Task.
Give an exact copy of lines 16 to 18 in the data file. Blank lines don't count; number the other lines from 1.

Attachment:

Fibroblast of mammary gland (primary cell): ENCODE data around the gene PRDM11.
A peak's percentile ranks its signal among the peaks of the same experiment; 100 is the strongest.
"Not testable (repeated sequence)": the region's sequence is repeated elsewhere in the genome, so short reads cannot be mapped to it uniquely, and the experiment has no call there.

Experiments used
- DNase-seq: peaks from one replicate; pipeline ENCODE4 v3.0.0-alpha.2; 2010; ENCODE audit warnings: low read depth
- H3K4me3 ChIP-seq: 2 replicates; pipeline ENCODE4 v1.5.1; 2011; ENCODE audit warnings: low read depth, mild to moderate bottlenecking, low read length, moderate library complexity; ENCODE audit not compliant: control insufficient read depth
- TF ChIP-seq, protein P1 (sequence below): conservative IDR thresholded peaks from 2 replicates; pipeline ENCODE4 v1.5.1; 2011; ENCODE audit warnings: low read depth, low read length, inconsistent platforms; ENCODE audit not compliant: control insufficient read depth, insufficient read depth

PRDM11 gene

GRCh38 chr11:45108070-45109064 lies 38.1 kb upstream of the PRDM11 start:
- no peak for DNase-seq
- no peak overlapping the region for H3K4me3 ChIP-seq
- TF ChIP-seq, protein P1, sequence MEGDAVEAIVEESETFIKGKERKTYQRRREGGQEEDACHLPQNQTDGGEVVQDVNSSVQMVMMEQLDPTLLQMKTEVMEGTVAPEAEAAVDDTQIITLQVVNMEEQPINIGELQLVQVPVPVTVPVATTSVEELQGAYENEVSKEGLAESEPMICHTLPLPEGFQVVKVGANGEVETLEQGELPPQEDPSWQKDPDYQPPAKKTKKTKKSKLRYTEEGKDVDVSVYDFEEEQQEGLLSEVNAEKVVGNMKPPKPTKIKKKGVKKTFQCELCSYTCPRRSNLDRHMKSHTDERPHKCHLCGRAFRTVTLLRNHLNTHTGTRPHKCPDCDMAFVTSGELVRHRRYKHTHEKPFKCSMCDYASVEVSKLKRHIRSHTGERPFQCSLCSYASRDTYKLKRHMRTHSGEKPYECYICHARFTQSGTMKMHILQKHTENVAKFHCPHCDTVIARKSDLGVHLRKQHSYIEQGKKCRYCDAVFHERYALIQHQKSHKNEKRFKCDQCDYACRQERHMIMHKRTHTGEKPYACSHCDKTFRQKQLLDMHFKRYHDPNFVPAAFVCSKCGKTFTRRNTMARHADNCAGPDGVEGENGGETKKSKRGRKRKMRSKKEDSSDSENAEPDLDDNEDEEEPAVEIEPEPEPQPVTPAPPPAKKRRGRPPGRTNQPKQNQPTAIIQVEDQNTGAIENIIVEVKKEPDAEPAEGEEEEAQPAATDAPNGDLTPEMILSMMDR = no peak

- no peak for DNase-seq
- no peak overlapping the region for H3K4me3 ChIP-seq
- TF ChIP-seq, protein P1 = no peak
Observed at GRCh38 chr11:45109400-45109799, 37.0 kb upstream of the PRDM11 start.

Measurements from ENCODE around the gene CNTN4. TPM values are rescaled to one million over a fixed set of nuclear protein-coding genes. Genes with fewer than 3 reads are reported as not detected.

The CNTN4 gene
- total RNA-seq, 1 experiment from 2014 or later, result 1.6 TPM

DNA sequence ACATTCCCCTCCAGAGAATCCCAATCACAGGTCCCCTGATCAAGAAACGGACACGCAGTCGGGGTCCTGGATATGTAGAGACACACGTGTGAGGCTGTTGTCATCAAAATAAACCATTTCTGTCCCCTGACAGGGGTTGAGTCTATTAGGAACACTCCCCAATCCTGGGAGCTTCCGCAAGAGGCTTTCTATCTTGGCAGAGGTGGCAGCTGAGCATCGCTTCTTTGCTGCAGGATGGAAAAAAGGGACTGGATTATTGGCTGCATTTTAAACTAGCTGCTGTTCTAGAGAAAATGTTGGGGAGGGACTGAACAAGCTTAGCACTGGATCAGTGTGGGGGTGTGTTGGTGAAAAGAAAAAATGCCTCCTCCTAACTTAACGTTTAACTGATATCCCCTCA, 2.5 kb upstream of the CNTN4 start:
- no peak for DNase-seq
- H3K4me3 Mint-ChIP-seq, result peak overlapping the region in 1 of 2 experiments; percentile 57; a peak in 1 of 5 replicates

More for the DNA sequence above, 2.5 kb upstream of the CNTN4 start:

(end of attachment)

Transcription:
Observed at GRCh38 chr11:45109400-45109799, 37.0 kb upstream of the PRDM11 start.

Measurements from ENCODE around the gene CNTN4. TPM values are rescaled to one million over a fixed set of nuclear protein-coding genes. Genes with fewer than 3 reads are reported as not detected.

The CNTN4 gene